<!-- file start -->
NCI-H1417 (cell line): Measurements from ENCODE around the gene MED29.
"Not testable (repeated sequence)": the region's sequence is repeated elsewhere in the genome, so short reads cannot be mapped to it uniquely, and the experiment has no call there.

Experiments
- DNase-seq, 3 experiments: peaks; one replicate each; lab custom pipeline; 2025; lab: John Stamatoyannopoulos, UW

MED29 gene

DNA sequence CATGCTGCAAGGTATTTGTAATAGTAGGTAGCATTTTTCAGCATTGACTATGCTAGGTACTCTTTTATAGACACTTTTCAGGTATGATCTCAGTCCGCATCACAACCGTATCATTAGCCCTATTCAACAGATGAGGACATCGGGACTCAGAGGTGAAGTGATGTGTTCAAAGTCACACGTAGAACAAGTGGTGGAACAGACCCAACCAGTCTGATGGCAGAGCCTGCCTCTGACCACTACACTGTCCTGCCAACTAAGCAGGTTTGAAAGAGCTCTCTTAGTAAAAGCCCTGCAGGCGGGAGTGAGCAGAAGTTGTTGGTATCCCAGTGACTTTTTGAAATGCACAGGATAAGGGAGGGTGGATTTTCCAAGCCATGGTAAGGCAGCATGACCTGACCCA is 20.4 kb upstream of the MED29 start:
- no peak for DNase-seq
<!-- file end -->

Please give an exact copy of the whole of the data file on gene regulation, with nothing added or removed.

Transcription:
NCI-H1417 (cell line): Measurements from ENCODE around the gene MED29.
"Not testable (repeated sequence)": the region's sequence is repeated elsewhere in the genome, so short reads cannot be mapped to it uniquely, and the experiment has no call there.

Experiments
- DNase-seq, 3 experiments: peaks; one replicate each; lab custom pipeline; 2025; lab: John Stamatoyannopoulos, UW

MED29 gene

DNA sequence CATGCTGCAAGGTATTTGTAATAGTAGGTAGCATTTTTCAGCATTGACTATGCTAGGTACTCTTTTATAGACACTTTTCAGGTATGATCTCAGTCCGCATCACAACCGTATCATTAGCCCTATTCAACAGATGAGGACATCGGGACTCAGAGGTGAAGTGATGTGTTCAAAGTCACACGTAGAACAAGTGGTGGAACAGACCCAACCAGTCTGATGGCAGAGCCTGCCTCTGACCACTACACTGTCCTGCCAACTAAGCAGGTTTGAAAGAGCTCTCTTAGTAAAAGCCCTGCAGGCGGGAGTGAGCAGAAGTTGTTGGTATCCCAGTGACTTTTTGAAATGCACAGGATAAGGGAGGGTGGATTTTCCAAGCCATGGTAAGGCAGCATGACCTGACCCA is 20.4 kb upstream of the MED29 start:
- no peak for DNase-seq